Different Types of Pottery From India Ruling The Global Handicraft Market
Several world heritage days and weeks occur every year, prompting us to reflect on our country’s variety. Beyond the gleaming world of jewels in Jaipur and Kanjeevaram sarees, there are a slew of medieval and ancient practices that, are on the verge of extinction. Beautiful designs of pots, toys, decorations, and divinities indicate a community’s heritage and links to the outside world. We’ve identified four distinct Indian pottery traditions that are traditional. You can also learn and explore more about it on Craftezy.
Molela Murtikala from Rajasthan
Molela, located in the Rajsamand district, appears to many as an unremarkable village. It is situated in the shadow of Udaipur, some 15 kilometres away. However, the area has a population of artisans who have created a name for themselves by establishing the Molela murtikala art style, which involves the creation of votive terracotta idols for use on flat surfaces such as tiles and plaques.
It has a one-of-a-kind art style and a one-of-a-kind audience: Madhya Pradesh’s tribal populations!
- Tribals arrive at the start of the year to buy the brilliantly painted clay plaques from these potters, following a tradition that dates back generations.
- Because a priest accompanies them, the shopping binge is ritualistic. It usually centres on obtaining plaques representing the deities Devnarayan and Nagaraja, with specific colours allocated to each God.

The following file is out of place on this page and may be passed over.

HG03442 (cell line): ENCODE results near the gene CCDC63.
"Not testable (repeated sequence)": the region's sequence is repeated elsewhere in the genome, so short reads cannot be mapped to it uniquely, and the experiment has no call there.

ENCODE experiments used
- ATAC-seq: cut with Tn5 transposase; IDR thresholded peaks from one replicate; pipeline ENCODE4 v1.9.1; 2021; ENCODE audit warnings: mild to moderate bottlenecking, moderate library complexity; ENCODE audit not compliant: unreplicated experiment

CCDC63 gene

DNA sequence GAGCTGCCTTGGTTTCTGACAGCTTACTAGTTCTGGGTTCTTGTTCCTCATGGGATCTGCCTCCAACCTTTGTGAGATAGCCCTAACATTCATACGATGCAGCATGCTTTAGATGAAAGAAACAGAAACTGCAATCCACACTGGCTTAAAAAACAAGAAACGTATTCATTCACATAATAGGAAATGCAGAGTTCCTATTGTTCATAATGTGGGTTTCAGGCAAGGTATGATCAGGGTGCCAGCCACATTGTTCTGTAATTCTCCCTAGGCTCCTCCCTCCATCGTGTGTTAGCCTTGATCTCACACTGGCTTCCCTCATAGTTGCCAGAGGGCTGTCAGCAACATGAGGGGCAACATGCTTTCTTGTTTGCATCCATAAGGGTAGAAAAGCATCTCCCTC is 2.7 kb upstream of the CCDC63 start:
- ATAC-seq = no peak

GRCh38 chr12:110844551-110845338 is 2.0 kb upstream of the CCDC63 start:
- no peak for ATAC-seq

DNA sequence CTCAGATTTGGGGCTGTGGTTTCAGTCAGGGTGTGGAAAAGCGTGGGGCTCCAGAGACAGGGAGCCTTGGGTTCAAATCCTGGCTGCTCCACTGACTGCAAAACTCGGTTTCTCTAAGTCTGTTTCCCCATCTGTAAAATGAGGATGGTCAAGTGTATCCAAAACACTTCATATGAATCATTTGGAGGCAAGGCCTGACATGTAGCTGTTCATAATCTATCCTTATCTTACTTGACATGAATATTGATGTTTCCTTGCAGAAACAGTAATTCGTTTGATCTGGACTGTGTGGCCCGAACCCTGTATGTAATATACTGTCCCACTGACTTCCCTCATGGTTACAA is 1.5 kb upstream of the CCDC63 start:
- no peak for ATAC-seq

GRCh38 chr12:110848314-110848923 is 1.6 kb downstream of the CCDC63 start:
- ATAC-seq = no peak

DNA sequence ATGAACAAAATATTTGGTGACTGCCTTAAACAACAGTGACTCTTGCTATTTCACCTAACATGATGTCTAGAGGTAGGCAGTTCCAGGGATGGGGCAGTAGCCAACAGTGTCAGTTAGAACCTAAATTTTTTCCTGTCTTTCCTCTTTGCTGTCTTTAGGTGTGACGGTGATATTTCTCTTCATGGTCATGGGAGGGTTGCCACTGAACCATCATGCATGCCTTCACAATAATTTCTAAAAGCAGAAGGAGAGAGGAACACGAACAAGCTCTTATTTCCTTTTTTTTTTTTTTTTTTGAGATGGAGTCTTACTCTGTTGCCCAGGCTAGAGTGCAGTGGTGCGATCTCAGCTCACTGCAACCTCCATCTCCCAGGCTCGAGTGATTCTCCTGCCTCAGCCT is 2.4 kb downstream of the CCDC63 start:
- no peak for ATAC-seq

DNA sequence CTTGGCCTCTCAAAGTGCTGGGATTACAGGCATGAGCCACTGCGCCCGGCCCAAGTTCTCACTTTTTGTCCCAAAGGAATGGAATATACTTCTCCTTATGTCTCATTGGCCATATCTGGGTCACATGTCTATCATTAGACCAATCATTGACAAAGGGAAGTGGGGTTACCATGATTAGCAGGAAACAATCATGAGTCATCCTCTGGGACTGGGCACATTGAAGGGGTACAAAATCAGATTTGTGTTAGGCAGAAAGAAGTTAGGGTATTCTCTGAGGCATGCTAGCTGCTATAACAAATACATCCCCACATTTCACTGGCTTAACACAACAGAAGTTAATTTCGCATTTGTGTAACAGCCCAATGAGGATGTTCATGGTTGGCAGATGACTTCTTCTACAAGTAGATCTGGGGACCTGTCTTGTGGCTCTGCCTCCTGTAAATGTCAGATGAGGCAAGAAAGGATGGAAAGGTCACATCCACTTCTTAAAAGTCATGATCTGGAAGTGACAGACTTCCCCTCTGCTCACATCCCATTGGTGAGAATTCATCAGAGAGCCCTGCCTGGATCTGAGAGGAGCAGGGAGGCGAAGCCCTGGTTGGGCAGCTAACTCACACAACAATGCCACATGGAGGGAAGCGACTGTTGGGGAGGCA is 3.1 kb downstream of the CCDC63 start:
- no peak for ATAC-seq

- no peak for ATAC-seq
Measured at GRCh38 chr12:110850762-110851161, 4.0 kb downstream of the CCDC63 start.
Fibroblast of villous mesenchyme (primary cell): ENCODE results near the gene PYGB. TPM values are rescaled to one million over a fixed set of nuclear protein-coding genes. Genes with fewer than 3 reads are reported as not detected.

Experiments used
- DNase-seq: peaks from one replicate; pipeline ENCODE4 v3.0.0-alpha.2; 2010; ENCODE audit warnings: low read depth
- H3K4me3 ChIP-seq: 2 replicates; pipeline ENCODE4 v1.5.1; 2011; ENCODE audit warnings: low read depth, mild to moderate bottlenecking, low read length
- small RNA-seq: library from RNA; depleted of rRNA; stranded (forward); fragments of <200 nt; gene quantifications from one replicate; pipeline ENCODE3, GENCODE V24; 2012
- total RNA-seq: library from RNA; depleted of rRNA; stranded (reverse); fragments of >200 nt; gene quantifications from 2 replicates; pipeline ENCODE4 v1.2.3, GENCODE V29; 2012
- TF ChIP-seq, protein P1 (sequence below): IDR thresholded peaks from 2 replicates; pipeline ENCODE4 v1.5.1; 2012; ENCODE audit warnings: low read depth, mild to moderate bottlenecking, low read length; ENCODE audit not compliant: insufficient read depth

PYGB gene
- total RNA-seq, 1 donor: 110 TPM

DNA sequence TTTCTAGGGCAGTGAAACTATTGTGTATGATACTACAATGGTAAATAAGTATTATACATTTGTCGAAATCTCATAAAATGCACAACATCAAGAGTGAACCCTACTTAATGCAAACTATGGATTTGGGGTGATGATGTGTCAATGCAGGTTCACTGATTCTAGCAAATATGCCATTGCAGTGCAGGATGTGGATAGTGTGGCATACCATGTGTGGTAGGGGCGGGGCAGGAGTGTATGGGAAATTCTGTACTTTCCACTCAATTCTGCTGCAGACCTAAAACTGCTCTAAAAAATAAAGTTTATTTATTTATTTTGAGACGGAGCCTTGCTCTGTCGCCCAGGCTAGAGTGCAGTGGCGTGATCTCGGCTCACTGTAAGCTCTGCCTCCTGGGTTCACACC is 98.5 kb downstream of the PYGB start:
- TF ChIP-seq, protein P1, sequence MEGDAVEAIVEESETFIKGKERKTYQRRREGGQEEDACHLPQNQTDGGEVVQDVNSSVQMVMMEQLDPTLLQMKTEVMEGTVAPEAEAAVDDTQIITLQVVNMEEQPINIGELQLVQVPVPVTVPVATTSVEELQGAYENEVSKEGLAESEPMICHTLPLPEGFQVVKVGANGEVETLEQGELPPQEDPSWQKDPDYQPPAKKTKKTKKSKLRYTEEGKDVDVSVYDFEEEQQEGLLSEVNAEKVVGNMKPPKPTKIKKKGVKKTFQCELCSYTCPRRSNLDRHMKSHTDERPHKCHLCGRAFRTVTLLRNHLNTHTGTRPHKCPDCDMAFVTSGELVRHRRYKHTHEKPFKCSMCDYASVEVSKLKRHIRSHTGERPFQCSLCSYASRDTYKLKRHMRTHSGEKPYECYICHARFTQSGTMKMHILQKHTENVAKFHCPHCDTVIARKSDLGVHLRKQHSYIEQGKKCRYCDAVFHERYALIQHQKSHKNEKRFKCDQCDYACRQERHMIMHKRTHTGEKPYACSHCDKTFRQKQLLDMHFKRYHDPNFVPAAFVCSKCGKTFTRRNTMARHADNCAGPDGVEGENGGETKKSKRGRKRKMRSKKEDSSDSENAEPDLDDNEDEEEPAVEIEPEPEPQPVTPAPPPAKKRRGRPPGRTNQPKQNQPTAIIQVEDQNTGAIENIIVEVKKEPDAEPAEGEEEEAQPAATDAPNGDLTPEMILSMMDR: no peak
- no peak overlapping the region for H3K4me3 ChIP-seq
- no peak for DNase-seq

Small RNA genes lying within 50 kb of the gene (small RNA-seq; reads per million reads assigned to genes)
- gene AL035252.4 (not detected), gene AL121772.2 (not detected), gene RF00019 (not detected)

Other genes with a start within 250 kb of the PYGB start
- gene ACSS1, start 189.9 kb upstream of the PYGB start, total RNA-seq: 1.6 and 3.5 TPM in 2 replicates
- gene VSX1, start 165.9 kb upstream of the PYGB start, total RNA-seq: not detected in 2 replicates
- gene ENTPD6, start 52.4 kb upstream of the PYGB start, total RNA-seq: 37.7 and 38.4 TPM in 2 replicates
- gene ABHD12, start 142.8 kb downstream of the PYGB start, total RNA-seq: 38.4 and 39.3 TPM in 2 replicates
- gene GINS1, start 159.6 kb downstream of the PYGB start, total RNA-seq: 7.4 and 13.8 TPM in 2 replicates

- Every year, the votives are replaced, and it is thought that they safeguard the tribals from lousy luck.
- In Rajasthan, demand for Molela murtikala spikes during harvest and festival seasons. Potters prefer to dry the clay in the gentle winter sun.
- In addition to fitting religious needs, they also create scenes portraying the nature around them.
Interesting Fact: It’s worth noting that the entire procedure is carried out by hand; no potter’s wheel is used.
Instead, men shape and adorn the murtis. At the same time, women manufacture the clay mixture with soil from the surrounding Banas river, animal faeces, and rice husk.
However, the practice isn’t enough to keep the people afloat beyond the festive seasons, and many have turned to agriculture to support their families. Although the art genre has acquired some traction, it still has a limited level of general visibility.